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2022 BMW iX Electric SUV Priced to Take on the Tesla Model X

Plan to drop around $85,000 for the electric BMW SUV.

The 2022 BMW iX is on its way to a dealership near you. Admittedly, it isn't the prettiest car in the world (its interior design, however, represents a significantly better design effort than that of its exterior), but the BMW electric SUV does signal a host of important changes for the German brand. There's little doubt, as well, that BMW would like the iX to dethrone the Tesla Model X as consumers' electric luxury SUV of choice.

According to BMW, the iX will start around the mid-$80,000 range for the ix xDrive 50 when pre-orders for the SUV begin in the middle of the year. That sum gets a vehicle that supports charging at up to 200 kW, has a 0-60-mph time of under 5.0 seconds, and ought to manage nearly 300 miles of driving range on a full charge. While we'll have to wait for the Environmental Protection Agency (EPA) to get its hands on an iX to verify that range, we do know even BMW's claimed range for the SUV falls short of the entry-level Tesla SUV, which manages 360 miles of driving range on a full charge, per the EPA.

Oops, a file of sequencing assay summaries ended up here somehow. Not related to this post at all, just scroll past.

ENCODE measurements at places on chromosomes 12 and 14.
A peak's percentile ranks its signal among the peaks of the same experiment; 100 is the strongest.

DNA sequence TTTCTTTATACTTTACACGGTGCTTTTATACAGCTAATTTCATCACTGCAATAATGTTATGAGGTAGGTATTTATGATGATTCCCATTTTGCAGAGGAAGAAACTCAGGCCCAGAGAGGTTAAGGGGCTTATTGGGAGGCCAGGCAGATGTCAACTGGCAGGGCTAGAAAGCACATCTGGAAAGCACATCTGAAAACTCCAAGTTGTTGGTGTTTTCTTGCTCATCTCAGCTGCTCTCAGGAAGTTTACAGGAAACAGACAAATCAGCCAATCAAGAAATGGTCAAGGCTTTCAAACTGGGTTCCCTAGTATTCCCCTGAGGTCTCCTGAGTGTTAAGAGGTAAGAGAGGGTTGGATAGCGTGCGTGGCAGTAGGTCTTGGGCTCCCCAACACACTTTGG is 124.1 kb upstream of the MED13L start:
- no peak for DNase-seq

There's no word on whether BMW plans to introduce either cheaper or pricier iterations of the Model X with smaller or larger battery capacity (and thus more or less driving range). The same goes for a more powerful iteration of the iX, the arrival of which would allow the BMW electric SUV to compete with the Model X Plaid. That said, BMW did reveal some new details on just how much effort it's putting into the iX's manufacturing process.

According to BMW, the iX is built with an eye toward sustainability. BMW's materials division set sustainability targets on parts procurement and sourcing well before the project started, and it has worked with parts suppliers to try and meet those goals. The result is a car that is built with recyclable materials and electric motors that ditch a permanent-magnet setup for electromagnets. That means the iX's motors (not the battery) can be built without using rare earth metals.

That's pretty cool, and the German automaker is looking to clean up its production cycle by sourcing the parts for the rest of its cars more responsibly, manufacturing the cars more sustainably, and ensuring that its cars' parts can eventually be recycled. That's no bad thing when you consider how many electric and hybrid models the brand plans on producing over the next several years.